Firewalls: Guidelines and Procedures
Firewalls are devices or programs that control the flow of network traffic between networks or hosts that employ differing security postures. While firewalls are often discussed in the context of Internet connectivity, they may also have applicability in other network environments. For example, many enterprise networks employ firewalls to restrict connectivity to and from the internal networks used to service more sensitive functions, such as accounting or personnel. By employing firewalls to control connectivity to these areas, an organization can prevent unauthorized access to its systems and resources. Inclusion of a proper firewall ...view middle of the document...
The application layer sends and receives data for particular applications, such as Domain Name System [DNS], Hypertext Transfer Protocol [HTTP], and Simple Mail Transfer Protocol (SMTP). The application layer itself has layers of protocols within it. The transport layer provides connection-oriented or connectionless services for transporting application layer services between networks, and can optionally ensure communications reliability. Transmission Control Protocol [TCP] and User Datagram Protocol [UDP] are commonly used transport layer protocols. The IP layer routes packets across networks. Internet Protocol version 4 [IPv4] is the fundamental network layer protocol for TCP/IP. Other commonly used protocols at the network layer are Internet Protocol version 6 [IPv6], ICMP, and Internet Group Management Protocol [IGMP]. The hardware layer handles communications on the physical network components. The best known data link layer protocol is Ethernet (Sourour, Adel, & Tarek, 2009).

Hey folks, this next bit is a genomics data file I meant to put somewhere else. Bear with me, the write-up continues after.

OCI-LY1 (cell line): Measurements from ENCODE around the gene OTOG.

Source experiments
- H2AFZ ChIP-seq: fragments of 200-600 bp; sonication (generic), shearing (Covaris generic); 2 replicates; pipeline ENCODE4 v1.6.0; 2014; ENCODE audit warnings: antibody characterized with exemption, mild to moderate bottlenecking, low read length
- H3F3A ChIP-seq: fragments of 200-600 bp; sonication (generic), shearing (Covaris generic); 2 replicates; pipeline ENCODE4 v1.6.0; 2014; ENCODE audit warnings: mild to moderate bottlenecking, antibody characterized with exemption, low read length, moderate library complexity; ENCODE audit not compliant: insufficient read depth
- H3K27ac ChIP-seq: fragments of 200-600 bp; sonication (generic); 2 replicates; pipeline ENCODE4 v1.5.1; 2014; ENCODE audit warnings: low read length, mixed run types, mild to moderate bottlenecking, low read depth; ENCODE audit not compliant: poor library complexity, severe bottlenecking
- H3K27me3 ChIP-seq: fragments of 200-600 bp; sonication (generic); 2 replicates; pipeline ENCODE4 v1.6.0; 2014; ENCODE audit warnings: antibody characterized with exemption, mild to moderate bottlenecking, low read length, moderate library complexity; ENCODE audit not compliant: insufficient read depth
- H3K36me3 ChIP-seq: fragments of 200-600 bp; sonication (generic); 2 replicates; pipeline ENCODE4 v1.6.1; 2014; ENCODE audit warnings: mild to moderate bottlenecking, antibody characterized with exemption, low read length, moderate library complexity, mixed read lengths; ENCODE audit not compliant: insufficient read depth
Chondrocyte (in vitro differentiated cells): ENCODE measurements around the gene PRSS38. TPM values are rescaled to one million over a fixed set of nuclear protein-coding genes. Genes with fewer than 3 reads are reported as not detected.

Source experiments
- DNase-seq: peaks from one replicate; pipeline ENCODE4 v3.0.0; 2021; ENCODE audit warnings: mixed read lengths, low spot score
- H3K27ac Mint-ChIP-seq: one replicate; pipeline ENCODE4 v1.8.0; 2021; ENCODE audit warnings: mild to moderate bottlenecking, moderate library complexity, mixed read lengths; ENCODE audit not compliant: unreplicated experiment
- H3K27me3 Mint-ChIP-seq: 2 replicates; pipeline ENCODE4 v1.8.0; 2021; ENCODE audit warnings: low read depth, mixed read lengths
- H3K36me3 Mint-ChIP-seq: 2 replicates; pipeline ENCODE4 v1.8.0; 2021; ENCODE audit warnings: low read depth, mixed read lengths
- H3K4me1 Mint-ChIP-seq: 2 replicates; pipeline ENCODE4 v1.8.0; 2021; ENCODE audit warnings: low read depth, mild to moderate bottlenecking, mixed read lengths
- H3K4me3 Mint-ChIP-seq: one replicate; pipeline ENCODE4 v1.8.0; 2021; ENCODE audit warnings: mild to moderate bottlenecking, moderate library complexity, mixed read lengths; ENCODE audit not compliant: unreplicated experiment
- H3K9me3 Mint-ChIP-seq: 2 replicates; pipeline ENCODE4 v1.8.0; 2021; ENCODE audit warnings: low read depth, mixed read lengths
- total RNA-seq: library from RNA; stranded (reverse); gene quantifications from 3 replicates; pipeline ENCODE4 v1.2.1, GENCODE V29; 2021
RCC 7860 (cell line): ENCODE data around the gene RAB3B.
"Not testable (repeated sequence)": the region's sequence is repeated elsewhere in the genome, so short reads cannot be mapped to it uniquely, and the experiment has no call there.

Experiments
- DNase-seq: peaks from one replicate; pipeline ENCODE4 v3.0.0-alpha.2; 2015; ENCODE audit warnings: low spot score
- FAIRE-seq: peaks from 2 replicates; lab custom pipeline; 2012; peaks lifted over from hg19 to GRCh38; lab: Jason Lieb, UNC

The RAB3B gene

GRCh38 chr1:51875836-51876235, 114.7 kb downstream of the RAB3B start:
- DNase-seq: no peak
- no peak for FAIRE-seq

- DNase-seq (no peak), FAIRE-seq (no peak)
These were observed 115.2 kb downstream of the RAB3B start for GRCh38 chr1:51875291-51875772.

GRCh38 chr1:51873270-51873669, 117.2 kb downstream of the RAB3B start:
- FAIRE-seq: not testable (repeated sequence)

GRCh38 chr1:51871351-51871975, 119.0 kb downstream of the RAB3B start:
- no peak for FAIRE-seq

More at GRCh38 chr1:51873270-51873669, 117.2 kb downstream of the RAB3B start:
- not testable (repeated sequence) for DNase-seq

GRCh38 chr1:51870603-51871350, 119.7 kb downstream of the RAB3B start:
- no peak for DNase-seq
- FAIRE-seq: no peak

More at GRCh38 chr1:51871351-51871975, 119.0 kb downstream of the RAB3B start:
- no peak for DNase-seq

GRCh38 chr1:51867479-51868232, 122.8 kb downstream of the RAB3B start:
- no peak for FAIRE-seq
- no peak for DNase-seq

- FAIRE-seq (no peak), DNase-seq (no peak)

Addresses at the data link layer, which are assigned to network interfaces, are referred to as media access control [MAC] addresses. An example of this is an Ethernet address that belongs to an Ethernet card. Firewall policies rarely concern themselves with the data link layer. Addresses at the network layer are referred to as IP addresses. The transport layer identifies specific network applications and communication sessions as opposed to network addresses; a host may have any number of transport layer sessions with other hosts on the same network. The transport layer may also include the notion of ports. A destination port number generally identifies a service listening on the destination host, and a source port usually identifies the port number on the source host that the destination host should reply to. Transport protocols such as TCP and UDP have ports, while other transport protocols do not. The combination of source IP address and port with destination IP address and port helps define the session. The highest layer represents end user applications (Sourour, Adel, & Tarek, 2009).
Firewalls can inspect applications traffic and use it as the basic for policy decisions. Basic firewalls operate on one or a few layers, typically the lower layers, while more advanced firewalls examine all of the layers. Firewalls that examine more layers can perform more granular and thorough examinations. Firewalls that understand the application layer can potentially accommodate advanced applications and protocols and provide services that are user-oriented. For example, a firewall that only handles lower layers cannot usually identify specific users, but a firewall with application layer capabilities can enforce user authentication and log events to specific user (Sourour, Adel, & Tarek, 2009) .
Firewalling is often combined with other technologies, most notably routing. Furthermore, many technologies often associated with firewalls are...